Wells's Geography of the New Testament.

Rhegium, now called Reggio, is a port town in
Italy, opposite to Messina in Sicily, and is thought
to have had this name given it by the Greeks, who
suppose, that much about this place Sicily was bro-
ken off from the continent of Italy by the sea. At
present it is an archbishop's see, and a considerable
place for trade, though it has several times formerly
been surprised and plundered by the Turks. Wells's
Geography of the New Testament.

This place, which is now commonly called Pozzuoli, is a city in Terra di Lavoro (a province in the kingdom of Naples), situated upon an hill, in a creek of the sea, and just opposite to Baia (on the other side of the creek), a place of great renown among the Roman writers. Within the bounds of this city there are five and thirty natural baths of different sorts of warm waters, very useful for the cure of several diseases; and from these baths, or pits of water, called in Latin, Putei, the town is said to have taken its name. At present it is a bishop's see, under the archbishop of Naples, and in it are to be seen many Roman antiquities, and natural rarities, not easily to be found elsewhere. Wells's Geography of the New Testament.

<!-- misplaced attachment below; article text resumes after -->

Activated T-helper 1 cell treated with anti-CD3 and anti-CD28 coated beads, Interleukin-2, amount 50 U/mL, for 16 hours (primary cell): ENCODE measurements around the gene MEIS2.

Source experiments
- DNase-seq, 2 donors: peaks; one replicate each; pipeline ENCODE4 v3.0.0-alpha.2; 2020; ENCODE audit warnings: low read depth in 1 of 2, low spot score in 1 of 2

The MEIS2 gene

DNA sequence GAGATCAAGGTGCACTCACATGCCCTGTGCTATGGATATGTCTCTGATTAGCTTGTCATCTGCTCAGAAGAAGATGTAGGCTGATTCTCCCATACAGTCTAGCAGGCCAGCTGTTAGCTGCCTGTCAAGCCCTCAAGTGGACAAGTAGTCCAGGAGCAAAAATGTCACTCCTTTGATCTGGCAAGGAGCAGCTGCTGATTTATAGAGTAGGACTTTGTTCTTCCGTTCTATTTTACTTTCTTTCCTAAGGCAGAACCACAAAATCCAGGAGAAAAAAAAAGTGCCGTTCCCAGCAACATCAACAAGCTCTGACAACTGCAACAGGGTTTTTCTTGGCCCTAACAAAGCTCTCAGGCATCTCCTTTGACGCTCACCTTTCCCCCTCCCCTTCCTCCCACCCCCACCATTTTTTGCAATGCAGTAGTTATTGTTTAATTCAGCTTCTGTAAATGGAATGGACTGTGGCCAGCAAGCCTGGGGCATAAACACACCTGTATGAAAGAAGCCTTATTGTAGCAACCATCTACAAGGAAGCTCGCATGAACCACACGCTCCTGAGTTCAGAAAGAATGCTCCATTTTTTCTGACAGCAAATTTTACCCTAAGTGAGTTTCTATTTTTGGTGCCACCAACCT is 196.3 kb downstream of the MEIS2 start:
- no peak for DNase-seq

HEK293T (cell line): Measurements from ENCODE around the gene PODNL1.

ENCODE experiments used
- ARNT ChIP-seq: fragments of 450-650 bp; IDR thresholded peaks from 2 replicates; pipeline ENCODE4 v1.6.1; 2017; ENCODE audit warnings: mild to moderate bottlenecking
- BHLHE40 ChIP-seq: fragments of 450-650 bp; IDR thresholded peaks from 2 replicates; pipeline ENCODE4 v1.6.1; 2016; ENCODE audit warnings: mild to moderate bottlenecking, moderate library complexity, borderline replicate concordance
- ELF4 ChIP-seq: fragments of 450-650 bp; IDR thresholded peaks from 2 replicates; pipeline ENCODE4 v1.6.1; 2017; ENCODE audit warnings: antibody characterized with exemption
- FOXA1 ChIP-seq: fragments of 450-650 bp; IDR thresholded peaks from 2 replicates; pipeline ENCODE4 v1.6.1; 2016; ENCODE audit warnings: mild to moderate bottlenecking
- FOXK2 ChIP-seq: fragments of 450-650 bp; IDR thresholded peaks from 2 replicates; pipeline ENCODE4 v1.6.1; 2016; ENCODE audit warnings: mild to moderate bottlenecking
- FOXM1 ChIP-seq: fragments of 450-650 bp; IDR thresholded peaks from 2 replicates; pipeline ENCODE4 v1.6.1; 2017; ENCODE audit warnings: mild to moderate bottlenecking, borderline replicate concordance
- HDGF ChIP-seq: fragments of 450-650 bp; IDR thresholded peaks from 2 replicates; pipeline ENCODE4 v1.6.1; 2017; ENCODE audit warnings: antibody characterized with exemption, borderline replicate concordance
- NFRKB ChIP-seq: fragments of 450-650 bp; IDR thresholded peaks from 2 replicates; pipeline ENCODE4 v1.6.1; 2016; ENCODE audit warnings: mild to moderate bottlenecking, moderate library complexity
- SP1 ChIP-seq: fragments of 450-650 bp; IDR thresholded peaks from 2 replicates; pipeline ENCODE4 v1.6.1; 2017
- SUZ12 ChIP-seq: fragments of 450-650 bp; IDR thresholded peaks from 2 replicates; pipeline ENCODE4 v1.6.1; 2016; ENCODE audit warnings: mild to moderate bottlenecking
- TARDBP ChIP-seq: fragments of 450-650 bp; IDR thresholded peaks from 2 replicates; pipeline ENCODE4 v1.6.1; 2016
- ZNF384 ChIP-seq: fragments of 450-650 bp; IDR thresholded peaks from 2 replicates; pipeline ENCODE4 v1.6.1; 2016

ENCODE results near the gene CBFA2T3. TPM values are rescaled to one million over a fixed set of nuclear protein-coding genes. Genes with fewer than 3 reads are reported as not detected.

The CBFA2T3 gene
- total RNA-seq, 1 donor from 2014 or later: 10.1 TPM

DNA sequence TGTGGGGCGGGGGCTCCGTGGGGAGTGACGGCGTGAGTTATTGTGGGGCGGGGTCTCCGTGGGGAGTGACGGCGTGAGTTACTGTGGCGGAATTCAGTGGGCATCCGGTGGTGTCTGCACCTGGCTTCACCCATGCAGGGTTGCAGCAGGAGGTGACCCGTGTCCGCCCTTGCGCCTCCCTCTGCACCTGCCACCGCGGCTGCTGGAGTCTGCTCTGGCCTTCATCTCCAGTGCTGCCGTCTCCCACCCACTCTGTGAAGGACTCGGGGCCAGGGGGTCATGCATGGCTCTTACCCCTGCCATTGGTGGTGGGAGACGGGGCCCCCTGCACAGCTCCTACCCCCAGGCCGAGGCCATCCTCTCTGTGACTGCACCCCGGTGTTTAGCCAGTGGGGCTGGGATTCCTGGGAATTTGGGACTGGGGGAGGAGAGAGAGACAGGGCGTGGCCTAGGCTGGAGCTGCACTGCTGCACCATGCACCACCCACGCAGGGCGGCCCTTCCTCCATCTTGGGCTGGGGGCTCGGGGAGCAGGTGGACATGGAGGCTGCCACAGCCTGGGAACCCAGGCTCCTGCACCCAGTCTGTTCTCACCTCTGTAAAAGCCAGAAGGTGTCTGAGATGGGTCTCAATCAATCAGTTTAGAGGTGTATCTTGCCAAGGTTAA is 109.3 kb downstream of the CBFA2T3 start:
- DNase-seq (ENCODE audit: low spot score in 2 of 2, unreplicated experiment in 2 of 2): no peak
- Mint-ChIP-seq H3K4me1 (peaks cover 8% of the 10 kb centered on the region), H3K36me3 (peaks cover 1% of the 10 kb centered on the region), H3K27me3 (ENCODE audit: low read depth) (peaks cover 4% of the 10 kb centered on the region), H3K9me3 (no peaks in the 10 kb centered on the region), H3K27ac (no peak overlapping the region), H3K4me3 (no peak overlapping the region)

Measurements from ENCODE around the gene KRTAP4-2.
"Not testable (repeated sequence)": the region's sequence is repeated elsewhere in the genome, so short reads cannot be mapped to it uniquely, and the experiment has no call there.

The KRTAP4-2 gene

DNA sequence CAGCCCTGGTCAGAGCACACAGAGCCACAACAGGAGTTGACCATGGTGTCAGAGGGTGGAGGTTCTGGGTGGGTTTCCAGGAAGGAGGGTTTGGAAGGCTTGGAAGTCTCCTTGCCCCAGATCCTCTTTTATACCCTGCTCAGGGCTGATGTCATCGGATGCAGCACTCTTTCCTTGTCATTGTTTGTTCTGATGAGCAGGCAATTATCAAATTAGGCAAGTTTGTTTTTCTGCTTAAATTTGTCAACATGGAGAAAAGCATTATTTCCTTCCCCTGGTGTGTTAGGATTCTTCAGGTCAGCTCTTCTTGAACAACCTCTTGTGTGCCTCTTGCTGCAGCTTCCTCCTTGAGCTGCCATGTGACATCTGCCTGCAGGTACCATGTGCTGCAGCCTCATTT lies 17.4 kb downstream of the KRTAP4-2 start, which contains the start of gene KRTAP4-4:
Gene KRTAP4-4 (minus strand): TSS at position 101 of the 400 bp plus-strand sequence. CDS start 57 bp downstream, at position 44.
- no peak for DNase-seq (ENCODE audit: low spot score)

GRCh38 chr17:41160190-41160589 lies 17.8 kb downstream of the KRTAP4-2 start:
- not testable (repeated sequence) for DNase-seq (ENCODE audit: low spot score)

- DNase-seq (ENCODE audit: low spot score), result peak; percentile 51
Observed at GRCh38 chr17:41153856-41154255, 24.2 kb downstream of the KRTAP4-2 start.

Ann. Dom. 61, &c.

A. M. 4065, hearing of the apostle's coming, went out to meet him, some as far as * Appii-forum, &c. or 5472. and others as far as the Three Taverns; which, when he saw, he blessed God, and took courage. They all conducted him in a kind of triumph into the city; where, when they were arrived, the rest of the prisoners were delivered over to the || captain of the guard, but Paul was permitted to stay in a private house, only 2 with one soldier for his ward.